Thomas Aquinas, Treatise on Law, Summa Theologica I-II, 90 – 97.
Available in edited form, with explanatory notes: Peter Kreeft, A Summa of the Summa (Ignatius 1990). The Summa is also excerpted and discussed in Jeffrey A. Brauch, Is Higher Law Common Law? Readings on The Influence of Christian Thought in Anglo-American Law (Fred B. Rothman & Co. 1999).
The Summa is one of the most important works of western philosophy and Christian theology. The Encyclopedia Britannica notes that Thomas “has done more than any other writer save Augustine to fashion the theological language of the Western Church.” In the Treatise on Law, Thomas addresses the nature of God’s law and its relation to man, the role of the law, and divine law. There is no theory of natural law that is not indebted to Thomas Aquinas.
While relatively short, the Treatise on Law is not a quick read. It is written in the scholastic style. He begins with the proposition stated, then addresses contrary arguments, makes an evidentiary statement, and then presents his argument in the form of a refutation of the contrary arguments. I recommend reading the Treatise on Law with the help of Kreeft’s notes and explanations.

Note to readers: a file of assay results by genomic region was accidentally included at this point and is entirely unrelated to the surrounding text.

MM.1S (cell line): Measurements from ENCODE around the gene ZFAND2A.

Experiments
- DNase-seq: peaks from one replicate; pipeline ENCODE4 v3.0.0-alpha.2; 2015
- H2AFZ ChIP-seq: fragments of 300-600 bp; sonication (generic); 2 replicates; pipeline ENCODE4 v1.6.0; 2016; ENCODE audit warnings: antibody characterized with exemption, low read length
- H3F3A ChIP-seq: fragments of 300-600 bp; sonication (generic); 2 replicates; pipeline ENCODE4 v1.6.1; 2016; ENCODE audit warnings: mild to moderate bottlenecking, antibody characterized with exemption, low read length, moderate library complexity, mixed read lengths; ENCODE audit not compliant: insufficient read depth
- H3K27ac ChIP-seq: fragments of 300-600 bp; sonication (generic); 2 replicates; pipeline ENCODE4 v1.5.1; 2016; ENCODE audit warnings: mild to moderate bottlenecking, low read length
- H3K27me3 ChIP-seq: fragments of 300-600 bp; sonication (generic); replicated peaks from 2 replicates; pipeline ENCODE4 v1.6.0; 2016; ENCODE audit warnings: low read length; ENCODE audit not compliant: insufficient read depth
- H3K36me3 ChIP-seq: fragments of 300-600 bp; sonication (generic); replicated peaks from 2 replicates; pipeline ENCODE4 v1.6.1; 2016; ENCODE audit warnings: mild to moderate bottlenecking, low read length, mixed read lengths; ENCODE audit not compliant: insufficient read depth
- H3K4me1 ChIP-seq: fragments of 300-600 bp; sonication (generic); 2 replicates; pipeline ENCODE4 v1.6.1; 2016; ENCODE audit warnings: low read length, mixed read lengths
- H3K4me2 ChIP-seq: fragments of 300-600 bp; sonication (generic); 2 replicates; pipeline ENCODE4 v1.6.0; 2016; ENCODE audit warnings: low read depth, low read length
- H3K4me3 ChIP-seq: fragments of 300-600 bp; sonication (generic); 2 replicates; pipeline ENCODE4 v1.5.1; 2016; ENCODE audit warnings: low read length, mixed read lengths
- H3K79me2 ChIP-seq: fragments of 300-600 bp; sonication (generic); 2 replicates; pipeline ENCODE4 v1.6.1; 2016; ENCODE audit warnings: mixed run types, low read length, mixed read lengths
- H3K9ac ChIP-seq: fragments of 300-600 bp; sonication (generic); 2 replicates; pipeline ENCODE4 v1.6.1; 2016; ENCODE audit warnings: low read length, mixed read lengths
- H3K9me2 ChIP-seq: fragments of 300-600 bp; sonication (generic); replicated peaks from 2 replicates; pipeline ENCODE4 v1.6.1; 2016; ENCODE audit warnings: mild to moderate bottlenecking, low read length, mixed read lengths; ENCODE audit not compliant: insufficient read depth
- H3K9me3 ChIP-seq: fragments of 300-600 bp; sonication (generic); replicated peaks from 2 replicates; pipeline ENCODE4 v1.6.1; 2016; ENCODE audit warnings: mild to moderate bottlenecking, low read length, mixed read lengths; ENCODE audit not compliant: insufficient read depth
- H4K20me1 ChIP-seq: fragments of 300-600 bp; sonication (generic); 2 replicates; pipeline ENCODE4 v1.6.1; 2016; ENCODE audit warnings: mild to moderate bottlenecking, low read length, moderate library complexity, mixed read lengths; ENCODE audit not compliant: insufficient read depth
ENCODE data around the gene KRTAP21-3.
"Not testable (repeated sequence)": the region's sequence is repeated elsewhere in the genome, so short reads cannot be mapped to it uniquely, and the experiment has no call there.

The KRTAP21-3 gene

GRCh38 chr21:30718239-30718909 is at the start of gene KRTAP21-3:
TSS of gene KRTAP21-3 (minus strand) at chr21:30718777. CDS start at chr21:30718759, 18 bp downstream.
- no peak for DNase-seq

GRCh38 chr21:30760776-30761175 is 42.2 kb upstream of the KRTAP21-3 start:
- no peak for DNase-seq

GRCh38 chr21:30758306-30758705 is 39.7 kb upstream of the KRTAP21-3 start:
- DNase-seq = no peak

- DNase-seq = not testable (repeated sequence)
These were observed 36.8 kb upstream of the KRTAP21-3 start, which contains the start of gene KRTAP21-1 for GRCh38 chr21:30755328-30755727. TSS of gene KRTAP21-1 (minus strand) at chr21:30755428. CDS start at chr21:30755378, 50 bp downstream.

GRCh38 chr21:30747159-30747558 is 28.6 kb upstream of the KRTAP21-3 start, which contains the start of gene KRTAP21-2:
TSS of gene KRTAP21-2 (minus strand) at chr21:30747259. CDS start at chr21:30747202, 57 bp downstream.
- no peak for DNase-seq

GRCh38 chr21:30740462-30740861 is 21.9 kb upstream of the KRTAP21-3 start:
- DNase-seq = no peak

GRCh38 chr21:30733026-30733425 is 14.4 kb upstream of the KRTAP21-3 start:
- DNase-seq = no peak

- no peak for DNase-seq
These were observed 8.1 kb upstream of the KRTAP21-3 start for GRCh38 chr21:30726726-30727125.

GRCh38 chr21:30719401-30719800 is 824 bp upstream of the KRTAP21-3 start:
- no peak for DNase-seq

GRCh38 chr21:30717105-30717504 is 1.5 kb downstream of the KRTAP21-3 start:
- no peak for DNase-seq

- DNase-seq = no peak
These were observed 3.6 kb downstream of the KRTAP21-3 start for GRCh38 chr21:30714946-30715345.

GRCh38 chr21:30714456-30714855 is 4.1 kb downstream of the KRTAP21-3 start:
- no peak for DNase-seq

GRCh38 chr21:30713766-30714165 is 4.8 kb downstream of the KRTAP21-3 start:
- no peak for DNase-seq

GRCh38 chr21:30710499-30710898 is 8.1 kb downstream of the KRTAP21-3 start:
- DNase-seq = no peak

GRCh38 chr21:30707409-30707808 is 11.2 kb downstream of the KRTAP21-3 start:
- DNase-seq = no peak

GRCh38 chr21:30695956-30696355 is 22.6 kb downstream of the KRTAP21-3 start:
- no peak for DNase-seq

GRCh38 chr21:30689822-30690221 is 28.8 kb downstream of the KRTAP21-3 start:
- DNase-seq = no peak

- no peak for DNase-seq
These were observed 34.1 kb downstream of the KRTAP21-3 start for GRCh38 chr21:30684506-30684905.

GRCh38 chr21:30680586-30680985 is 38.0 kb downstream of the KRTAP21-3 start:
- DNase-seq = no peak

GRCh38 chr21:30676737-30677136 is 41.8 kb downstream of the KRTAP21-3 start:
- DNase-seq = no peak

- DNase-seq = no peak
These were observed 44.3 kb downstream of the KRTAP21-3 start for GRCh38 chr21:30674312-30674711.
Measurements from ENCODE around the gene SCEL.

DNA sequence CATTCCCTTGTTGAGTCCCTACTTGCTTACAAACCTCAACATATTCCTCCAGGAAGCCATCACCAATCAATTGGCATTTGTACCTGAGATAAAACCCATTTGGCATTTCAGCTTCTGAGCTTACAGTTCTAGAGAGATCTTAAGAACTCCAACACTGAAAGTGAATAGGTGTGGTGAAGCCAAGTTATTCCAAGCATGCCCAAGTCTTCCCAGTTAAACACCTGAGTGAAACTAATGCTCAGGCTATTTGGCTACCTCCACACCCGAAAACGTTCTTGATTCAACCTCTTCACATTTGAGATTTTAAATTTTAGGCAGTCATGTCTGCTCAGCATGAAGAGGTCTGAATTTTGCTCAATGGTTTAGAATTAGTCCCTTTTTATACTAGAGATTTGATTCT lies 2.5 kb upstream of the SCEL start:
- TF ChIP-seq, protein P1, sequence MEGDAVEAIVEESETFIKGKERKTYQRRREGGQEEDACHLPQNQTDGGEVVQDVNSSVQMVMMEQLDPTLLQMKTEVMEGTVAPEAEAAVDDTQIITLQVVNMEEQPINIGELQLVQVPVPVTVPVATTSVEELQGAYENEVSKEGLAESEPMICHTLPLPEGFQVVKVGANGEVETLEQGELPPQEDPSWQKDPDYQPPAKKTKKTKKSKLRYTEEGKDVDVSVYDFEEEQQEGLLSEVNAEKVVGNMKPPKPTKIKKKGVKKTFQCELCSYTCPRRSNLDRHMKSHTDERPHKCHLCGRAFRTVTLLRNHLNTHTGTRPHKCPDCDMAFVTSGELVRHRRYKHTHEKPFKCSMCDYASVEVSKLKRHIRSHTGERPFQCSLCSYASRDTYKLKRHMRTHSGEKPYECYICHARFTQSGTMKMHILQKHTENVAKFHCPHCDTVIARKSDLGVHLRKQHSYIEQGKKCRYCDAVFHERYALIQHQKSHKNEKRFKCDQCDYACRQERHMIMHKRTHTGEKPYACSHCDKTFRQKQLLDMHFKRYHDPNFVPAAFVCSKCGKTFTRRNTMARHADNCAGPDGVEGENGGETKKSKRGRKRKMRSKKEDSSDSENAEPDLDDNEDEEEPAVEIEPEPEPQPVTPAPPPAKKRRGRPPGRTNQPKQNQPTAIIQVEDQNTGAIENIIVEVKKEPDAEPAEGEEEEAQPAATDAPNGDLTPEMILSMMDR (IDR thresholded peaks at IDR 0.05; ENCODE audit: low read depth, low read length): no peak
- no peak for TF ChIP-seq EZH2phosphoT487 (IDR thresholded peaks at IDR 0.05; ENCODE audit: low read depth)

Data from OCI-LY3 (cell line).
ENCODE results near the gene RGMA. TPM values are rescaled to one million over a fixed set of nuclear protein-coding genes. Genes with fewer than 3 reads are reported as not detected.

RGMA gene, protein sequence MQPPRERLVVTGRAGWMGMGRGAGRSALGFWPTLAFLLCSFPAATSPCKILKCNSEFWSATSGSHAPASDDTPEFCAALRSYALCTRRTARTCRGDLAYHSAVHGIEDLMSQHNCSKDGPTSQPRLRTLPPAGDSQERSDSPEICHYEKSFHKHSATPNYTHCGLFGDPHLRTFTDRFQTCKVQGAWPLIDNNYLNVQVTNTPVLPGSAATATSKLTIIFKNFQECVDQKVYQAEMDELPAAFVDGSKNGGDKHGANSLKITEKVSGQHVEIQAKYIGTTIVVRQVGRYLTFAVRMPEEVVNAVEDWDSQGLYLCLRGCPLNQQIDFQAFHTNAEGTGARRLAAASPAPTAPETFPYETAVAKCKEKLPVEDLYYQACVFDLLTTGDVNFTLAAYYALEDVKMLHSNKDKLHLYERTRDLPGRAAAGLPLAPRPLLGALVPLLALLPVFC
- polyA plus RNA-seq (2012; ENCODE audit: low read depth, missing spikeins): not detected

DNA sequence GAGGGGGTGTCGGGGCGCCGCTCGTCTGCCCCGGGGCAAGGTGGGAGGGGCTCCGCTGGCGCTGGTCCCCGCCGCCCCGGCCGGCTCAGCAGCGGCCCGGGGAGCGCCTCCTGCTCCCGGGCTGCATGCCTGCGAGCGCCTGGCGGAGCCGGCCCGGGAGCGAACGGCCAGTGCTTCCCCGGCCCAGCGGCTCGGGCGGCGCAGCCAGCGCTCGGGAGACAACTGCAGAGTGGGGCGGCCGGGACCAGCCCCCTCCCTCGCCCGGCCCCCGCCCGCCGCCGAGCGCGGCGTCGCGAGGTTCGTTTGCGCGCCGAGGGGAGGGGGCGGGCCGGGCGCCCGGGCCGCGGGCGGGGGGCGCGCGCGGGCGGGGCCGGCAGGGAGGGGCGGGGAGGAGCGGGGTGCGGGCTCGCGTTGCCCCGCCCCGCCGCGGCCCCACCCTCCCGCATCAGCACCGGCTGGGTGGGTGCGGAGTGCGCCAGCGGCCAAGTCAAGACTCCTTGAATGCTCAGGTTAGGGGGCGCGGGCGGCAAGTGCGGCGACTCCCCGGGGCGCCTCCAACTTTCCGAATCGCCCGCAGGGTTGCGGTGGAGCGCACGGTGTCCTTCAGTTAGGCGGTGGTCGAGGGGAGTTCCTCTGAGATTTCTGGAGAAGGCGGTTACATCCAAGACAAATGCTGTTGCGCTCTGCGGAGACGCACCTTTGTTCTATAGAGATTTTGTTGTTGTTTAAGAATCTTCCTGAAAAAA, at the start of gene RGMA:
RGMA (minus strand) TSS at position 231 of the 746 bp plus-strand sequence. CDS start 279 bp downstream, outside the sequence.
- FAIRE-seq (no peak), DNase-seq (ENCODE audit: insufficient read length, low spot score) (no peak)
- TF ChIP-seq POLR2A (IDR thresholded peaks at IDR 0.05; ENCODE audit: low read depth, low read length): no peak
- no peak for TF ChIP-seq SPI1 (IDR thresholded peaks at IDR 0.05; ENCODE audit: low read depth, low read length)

There are other editions, including a 1998 paperback from Regnery Publishing (Gateway Editions), with a fine, but short introduction by Professor Ralph McInerny. In addition, there are many good works that discuss Thomistic legal and political theory. See G.K. Chesterton, St. Thomas Aquinas (1933), John M. Finnis, Aquinas: Moral, Political and Legal Theory (1998) (Foundations of Political Thought Series), A.P. d’Entreves, The Medieval Contribution to Political Thought (Humanities Press 1959), and Anto-Hermann Chroust, The Philosophy of Law of St. Thomas Aquinas: His Fundamental Ideas and Some of His Historical Precursers, 19 Am. J. Juris. 1(1973).